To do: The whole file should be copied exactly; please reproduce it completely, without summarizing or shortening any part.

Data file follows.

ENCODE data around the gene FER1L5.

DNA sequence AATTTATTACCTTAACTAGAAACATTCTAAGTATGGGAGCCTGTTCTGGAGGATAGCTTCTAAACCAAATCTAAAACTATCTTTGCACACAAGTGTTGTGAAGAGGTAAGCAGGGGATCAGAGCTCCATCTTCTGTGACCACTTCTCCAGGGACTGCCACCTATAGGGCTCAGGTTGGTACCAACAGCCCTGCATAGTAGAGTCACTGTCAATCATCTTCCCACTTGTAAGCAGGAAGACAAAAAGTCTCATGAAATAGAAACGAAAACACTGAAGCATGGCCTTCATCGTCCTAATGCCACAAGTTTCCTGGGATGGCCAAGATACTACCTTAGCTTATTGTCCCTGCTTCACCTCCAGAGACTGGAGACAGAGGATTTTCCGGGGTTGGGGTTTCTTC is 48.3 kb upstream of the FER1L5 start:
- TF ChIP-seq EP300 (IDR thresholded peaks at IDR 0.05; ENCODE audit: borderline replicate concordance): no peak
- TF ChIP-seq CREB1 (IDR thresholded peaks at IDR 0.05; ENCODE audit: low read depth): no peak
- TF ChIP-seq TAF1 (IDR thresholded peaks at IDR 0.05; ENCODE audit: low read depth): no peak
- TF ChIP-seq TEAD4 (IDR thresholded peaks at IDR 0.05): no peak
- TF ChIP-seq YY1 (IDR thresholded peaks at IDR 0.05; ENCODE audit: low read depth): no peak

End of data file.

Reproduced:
ENCODE data around the gene FER1L5.

DNA sequence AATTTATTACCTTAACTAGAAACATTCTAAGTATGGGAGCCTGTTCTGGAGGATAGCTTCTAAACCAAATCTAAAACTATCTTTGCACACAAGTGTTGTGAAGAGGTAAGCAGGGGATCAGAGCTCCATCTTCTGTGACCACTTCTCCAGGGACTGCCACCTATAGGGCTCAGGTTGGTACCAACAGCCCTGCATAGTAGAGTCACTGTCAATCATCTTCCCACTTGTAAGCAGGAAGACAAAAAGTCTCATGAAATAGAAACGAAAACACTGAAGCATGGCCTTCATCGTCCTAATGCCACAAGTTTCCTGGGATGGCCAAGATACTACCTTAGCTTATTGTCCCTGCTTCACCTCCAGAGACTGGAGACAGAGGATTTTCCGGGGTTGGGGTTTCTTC is 48.3 kb upstream of the FER1L5 start:
- TF ChIP-seq EP300 (IDR thresholded peaks at IDR 0.05; ENCODE audit: borderline replicate concordance): no peak
- TF ChIP-seq CREB1 (IDR thresholded peaks at IDR 0.05; ENCODE audit: low read depth): no peak
- TF ChIP-seq TAF1 (IDR thresholded peaks at IDR 0.05; ENCODE audit: low read depth): no peak
- TF ChIP-seq TEAD4 (IDR thresholded peaks at IDR 0.05): no peak
- TF ChIP-seq YY1 (IDR thresholded peaks at IDR 0.05; ENCODE audit: low read depth): no peak